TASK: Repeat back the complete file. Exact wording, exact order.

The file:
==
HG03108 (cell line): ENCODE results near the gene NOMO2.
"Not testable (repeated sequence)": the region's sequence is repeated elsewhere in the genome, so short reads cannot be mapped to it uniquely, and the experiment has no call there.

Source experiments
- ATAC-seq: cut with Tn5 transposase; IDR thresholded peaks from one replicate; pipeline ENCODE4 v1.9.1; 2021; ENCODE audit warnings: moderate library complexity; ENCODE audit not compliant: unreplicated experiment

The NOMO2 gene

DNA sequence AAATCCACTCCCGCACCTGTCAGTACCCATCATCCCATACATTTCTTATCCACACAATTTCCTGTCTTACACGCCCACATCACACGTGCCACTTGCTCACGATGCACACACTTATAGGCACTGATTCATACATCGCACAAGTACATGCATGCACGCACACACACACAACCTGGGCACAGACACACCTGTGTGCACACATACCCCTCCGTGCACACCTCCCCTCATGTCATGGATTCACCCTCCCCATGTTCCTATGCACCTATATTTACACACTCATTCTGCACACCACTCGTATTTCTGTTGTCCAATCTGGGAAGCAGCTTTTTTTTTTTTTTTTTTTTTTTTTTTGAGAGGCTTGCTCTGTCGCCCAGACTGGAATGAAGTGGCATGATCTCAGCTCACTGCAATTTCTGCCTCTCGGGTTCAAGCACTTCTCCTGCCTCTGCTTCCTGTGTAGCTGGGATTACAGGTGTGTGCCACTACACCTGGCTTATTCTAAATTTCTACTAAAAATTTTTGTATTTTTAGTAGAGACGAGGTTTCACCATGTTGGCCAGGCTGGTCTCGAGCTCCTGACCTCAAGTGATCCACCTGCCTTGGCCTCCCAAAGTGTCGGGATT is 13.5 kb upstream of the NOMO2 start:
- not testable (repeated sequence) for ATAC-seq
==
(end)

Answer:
HG03108 (cell line): ENCODE results near the gene NOMO2.
"Not testable (repeated sequence)": the region's sequence is repeated elsewhere in the genome, so short reads cannot be mapped to it uniquely, and the experiment has no call there.

Source experiments
- ATAC-seq: cut with Tn5 transposase; IDR thresholded peaks from one replicate; pipeline ENCODE4 v1.9.1; 2021; ENCODE audit warnings: moderate library complexity; ENCODE audit not compliant: unreplicated experiment

The NOMO2 gene

DNA sequence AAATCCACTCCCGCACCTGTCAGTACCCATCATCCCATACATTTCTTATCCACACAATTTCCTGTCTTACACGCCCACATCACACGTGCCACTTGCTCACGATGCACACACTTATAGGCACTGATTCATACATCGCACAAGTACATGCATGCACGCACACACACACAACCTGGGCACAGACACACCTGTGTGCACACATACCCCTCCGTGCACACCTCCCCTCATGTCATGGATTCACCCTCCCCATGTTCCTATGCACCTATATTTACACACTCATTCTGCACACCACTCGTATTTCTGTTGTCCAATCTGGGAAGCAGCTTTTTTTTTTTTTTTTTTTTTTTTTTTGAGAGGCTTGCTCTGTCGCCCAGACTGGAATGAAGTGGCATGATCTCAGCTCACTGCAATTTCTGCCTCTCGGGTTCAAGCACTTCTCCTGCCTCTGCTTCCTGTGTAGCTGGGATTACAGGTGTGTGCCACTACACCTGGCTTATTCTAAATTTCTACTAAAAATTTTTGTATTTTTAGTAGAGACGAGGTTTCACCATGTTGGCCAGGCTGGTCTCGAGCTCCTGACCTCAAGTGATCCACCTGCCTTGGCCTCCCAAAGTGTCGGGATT is 13.5 kb upstream of the NOMO2 start:
- not testable (repeated sequence) for ATAC-seq